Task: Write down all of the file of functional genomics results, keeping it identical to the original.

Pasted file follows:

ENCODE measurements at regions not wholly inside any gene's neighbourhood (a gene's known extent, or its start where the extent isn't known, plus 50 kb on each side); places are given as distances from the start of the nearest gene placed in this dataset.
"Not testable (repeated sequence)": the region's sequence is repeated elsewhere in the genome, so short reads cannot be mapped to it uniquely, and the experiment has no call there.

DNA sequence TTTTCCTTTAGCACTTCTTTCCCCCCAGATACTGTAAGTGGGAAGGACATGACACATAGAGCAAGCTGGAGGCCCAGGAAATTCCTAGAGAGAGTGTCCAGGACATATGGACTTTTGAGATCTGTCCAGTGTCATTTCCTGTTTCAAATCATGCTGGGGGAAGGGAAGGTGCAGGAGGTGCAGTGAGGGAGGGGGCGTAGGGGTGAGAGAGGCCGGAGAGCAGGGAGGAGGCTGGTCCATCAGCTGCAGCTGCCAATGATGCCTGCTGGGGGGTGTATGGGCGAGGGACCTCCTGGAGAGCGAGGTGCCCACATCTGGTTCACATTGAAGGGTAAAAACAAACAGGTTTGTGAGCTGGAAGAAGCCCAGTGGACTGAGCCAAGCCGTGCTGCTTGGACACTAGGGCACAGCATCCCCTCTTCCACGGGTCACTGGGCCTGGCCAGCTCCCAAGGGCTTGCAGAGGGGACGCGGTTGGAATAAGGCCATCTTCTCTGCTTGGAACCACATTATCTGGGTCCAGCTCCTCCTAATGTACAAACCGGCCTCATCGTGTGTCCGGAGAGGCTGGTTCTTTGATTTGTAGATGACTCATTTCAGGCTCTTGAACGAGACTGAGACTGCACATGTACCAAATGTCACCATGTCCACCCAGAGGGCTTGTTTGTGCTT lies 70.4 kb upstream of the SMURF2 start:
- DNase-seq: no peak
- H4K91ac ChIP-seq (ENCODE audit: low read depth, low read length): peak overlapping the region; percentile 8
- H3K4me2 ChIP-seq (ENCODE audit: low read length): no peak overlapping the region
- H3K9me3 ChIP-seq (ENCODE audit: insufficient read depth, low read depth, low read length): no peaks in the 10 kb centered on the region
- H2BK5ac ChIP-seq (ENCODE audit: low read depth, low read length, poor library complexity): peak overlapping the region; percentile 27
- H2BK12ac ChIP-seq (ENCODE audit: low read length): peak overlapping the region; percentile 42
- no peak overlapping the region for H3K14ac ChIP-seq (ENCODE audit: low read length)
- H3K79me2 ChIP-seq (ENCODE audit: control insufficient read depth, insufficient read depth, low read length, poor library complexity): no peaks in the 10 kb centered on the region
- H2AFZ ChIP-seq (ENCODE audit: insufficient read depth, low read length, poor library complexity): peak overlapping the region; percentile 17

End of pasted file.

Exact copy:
ENCODE measurements at regions not wholly inside any gene's neighbourhood (a gene's known extent, or its start where the extent isn't known, plus 50 kb on each side); places are given as distances from the start of the nearest gene placed in this dataset.
"Not testable (repeated sequence)": the region's sequence is repeated elsewhere in the genome, so short reads cannot be mapped to it uniquely, and the experiment has no call there.

DNA sequence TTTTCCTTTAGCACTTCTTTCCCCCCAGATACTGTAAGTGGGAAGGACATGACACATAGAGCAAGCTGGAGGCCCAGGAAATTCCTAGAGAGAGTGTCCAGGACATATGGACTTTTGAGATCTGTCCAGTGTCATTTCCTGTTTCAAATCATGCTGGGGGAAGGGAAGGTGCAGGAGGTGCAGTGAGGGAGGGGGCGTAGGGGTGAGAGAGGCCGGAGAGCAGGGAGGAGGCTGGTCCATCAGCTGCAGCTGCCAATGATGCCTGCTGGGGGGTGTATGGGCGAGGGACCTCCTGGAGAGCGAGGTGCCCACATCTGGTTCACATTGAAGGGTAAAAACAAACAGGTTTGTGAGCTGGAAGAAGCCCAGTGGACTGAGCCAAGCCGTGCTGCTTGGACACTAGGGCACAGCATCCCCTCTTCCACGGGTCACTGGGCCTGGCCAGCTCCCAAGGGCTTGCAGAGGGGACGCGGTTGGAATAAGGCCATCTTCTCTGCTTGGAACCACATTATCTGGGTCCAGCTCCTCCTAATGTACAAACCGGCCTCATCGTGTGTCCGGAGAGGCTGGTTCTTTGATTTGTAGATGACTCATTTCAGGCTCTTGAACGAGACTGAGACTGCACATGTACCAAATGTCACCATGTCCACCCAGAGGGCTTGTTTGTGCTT lies 70.4 kb upstream of the SMURF2 start:
- DNase-seq: no peak
- H4K91ac ChIP-seq (ENCODE audit: low read depth, low read length): peak overlapping the region; percentile 8
- H3K4me2 ChIP-seq (ENCODE audit: low read length): no peak overlapping the region
- H3K9me3 ChIP-seq (ENCODE audit: insufficient read depth, low read depth, low read length): no peaks in the 10 kb centered on the region
- H2BK5ac ChIP-seq (ENCODE audit: low read depth, low read length, poor library complexity): peak overlapping the region; percentile 27
- H2BK12ac ChIP-seq (ENCODE audit: low read length): peak overlapping the region; percentile 42
- no peak overlapping the region for H3K14ac ChIP-seq (ENCODE audit: low read length)
- H3K79me2 ChIP-seq (ENCODE audit: control insufficient read depth, insufficient read depth, low read length, poor library complexity): no peaks in the 10 kb centered on the region
- H2AFZ ChIP-seq (ENCODE audit: insufficient read depth, low read length, poor library complexity): peak overlapping the region; percentile 17